Wednesday , 20 August 2014
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Hauppauge HD-PVR

Hauppauge has come up with a HD recorder that record from a lot of different sources. Lets check out this little device.

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Introduction

For years, I have been trying to find a HD recorder that can not only record any Cable/Satellite show, but also one that would allow me to record my dad’s old VCR movies onto the computer so that we can optimize them to today’s standards. I am always on the lookout to try new things, to review the unique or unusual devices that can or will make our lives a whole lot easier.The Hauppauge HD-PVR is such a device that can make our daily movie/show watching lives a lot easier.

 

 

This little device can record from any video source, and I do mean any video source. I recorded shows from my Cable set top box, recorded a Xbox 360 game, a Xbox game, satellite television, recorded some of my Blu-Ray movies (In full High Definition of 1080i mind you), a DVD movie, I even went retro with a few movies. I felt that since this recorder was recording from the all the above with success, I wanted to see if I could even record a VCR movie. Yep, them movie players from the good ole Eighties and early Nineties that we all had at one point in our lives. Low and behold this little HD PVR from Hauppauge did just that; it would record anything I threw at it. If it had a video output, this little unique device would record it.

Packaging

Hauppauge does make sure we, as consumers know what comes inside of the box, and what the capabilities of the unit are. I of course will have to take things one step further.

Upon opening the package; Hauppauge makes sure this unit would not get damaged during shipping, by separating the HD-PVR recording from the cables in individual compartments.

I laid all of the extras out so we can see what comes inside of the packaging. Hauppauge gives us everything we need to hook this PVR (Personal Video Recorder) right up and get down to business. Hauppauge includes a remote (I will explain its purpose later), extra batteries, a power cable, a HD analog RCA cable, an IR sensor (this works in conjunction with the remote) and finally a USB cable for us to hook up to our PC’s.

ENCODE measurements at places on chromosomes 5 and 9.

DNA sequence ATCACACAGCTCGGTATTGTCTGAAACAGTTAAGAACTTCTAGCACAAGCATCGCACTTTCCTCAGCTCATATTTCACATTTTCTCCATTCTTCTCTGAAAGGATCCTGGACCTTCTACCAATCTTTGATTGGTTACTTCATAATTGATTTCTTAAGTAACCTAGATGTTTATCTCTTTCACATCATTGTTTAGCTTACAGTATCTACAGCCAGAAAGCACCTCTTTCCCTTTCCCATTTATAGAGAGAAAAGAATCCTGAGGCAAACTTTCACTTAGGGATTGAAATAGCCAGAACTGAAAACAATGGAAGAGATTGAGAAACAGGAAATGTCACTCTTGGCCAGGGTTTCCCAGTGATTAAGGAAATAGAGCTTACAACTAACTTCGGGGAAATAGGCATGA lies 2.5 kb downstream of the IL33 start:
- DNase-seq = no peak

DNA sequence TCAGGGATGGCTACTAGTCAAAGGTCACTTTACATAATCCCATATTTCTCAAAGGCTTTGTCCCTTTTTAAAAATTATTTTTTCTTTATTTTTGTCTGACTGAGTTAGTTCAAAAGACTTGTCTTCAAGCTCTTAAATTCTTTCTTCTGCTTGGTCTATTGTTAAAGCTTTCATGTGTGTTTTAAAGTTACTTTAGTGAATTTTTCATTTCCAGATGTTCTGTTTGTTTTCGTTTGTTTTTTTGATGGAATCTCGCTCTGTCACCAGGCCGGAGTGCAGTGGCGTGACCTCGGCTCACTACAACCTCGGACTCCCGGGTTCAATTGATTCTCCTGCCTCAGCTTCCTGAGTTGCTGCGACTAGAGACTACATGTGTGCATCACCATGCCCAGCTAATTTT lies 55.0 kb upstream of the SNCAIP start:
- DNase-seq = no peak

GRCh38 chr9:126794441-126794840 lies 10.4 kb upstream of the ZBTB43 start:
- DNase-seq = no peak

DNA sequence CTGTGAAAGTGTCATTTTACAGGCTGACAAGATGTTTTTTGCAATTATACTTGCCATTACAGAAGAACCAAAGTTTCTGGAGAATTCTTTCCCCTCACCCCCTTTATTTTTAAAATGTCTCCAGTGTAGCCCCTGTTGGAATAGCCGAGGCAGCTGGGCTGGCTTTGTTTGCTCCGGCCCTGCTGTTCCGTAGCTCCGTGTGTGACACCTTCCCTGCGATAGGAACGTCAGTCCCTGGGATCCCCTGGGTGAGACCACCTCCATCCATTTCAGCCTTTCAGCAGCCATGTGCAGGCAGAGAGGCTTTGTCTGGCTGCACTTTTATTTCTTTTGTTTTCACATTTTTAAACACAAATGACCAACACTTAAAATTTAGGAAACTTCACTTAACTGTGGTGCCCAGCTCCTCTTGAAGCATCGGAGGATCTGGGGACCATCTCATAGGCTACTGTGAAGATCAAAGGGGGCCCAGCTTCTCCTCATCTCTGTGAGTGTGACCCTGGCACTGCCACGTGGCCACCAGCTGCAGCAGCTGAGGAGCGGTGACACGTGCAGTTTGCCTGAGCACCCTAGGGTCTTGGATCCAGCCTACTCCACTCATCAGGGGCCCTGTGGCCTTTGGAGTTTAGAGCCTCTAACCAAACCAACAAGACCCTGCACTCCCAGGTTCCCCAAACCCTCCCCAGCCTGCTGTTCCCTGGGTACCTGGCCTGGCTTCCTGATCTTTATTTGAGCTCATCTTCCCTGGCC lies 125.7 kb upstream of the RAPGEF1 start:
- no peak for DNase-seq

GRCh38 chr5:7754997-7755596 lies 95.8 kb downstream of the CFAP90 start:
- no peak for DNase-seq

We also get a driver disk that will be needed to use this device properly on our computers.

Finally we get the HD-PVR itself.

Specifications

  • Hardware encoder
    • H.264 AVCHD video encoder
    • AC-3 audio encoding
    • Recording data rate: from 1 to 13.5 Mbits/sec (user selectable)
    • Recording format: up to 1080i from component video (YCrCb)
      Note: the video input format determines the recorded format. For example, 1080i input records at 1080i, 720P records at 720P, etc.. Any other format conversions needs to be done with the MediaConvert program (supplied).
    • NTSC or PAL supported
  • Size:
    • 19.8cm wide x 17.3 cm deep x 7 cm high
  • Power:
    • 5V at 2 amps
    • Input voltage of power supply provided: 110-220v at 50/60Hz
  • Weight:
    • 1 lb, 3 oz

System Requirements

Note: when playing back video recordings made with the HD PVR, a fast CPU and at least 256MB of graphics memory are needed.

  • Processor Requirements (minimum): Dual core CPU 2.0GHz or faster
  • Graphics with 256MB memory (or greater)
  • Sound card
  • CD-ROM drive for installing the HD PVR software

Overview

Since I have gone over the packaging and given you the specifications of this unit, I need to go over the overview of this unit before I jump right into the usage of this device.  This is what the right and left side of this unit looks like. I just wanted to tease you readers a bit more, lol.

This is how the backside of the HD PVR looks. One thing we notice that this unit does not have is any HDMI ports. This unit can still record in HD, but we will have to use the analog RCA cables to do so. The one area I was pleased with was the included Audio Optical inputs and outputs. This will ensure we can get that 5.1/7.1 surround sound while we record our shows. But you will need to use the Audio Optical cable as well as the RCA cables; otherwise it will only record in stereo. The remote unit (IR Blaster) gets hooked up to the rear of the HD PVR unit. The IR blaster works in conjunction with the unit you are going to record from. What you do is hook the IR Blaster remote sensor over the top of the IR sensor of your Cable/Satellite box, then program the remote so you can change channels with the HD PVR remote. It was a bit confusing at first, but it was not all that hard to figure it how to use it. To the right of the IR Blaster port we get an USB hook up, this will need to be hooked up to our PC’s in order for us to record our favorite shows. Finally we get the power hook up port.